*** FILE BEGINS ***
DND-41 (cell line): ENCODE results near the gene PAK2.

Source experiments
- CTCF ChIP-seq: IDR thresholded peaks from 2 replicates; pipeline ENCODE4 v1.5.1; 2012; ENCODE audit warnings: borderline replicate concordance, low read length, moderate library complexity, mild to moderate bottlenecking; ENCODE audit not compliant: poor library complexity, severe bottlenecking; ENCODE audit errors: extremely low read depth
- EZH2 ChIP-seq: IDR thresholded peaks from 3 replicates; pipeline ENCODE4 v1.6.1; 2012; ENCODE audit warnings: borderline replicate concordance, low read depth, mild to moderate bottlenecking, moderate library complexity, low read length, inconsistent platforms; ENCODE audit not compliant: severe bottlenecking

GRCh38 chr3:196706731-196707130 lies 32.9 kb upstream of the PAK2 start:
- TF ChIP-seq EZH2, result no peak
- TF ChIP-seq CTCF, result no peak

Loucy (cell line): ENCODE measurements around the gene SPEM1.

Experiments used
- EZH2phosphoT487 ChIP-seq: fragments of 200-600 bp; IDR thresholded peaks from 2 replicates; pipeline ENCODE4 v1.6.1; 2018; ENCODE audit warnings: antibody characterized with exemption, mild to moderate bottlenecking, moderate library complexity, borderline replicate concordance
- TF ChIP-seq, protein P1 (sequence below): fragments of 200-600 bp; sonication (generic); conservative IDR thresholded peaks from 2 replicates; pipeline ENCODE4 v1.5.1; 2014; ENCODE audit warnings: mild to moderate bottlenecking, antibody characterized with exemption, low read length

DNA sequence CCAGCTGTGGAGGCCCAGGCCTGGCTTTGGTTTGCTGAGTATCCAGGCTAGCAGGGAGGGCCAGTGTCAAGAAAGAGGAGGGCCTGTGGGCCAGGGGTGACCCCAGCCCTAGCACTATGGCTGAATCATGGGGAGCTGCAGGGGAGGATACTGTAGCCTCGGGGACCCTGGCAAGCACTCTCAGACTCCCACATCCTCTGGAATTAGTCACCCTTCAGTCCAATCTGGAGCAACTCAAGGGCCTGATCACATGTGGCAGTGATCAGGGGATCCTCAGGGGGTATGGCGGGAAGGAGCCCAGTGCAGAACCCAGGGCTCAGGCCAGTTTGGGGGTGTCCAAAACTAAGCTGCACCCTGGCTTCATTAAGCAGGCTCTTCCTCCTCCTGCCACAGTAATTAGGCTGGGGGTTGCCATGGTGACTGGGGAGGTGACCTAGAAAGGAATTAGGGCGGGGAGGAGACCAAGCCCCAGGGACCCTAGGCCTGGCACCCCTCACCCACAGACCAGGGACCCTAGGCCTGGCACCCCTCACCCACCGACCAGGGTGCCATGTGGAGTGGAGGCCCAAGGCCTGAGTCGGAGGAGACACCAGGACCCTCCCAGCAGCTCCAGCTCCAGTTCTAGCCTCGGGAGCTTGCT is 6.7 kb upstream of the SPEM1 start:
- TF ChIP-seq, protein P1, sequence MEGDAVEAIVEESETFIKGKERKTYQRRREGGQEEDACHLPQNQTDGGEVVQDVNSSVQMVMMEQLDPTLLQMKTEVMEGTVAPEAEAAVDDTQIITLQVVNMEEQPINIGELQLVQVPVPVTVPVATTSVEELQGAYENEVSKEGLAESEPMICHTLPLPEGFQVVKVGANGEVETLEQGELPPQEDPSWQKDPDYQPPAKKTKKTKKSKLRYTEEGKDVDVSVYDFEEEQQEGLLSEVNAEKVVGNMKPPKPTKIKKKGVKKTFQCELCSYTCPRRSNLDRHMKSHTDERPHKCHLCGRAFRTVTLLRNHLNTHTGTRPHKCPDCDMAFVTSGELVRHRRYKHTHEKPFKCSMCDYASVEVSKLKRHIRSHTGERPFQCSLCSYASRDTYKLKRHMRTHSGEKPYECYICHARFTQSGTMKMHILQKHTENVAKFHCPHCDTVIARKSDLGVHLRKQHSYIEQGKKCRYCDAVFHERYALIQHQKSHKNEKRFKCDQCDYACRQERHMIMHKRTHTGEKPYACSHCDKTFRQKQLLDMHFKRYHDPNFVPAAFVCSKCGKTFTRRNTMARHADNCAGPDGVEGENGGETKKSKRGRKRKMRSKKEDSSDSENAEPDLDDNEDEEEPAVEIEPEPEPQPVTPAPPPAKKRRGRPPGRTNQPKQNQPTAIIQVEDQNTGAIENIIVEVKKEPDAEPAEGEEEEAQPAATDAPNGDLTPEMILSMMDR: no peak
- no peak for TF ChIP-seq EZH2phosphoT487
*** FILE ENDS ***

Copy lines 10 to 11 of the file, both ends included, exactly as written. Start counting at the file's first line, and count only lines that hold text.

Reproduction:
- EZH2phosphoT487 ChIP-seq: fragments of 200-600 bp; IDR thresholded peaks from 2 replicates; pipeline ENCODE4 v1.6.1; 2018; ENCODE audit warnings: antibody characterized with exemption, mild to moderate bottlenecking, moderate library complexity, borderline replicate concordance
- TF ChIP-seq, protein P1 (sequence below): fragments of 200-600 bp; sonication (generic); conservative IDR thresholded peaks from 2 replicates; pipeline ENCODE4 v1.5.1; 2014; ENCODE audit warnings: mild to moderate bottlenecking, antibody characterized with exemption, low read length